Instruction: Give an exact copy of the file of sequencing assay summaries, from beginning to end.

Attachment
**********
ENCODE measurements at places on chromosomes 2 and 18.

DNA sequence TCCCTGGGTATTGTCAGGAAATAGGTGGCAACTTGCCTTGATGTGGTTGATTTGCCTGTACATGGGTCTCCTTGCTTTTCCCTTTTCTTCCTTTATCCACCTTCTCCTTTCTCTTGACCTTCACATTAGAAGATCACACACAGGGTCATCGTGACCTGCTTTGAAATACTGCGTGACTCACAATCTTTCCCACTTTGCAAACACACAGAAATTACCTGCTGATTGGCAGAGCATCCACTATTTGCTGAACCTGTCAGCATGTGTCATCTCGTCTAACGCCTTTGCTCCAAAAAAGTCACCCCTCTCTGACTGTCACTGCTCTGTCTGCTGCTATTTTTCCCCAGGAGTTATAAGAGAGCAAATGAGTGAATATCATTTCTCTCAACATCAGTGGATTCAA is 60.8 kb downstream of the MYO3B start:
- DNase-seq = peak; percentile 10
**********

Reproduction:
ENCODE measurements at places on chromosomes 2 and 18.

DNA sequence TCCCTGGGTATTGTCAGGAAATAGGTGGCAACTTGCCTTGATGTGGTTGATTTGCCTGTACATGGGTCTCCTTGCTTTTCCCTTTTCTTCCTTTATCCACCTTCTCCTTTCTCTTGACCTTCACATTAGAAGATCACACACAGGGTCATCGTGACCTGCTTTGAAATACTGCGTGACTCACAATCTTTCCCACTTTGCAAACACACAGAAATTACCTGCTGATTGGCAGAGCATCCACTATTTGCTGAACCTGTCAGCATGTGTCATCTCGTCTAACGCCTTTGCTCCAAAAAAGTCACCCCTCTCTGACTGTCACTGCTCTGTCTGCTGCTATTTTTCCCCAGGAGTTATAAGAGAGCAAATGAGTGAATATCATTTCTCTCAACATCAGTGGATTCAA is 60.8 kb downstream of the MYO3B start:
- DNase-seq = peak; percentile 10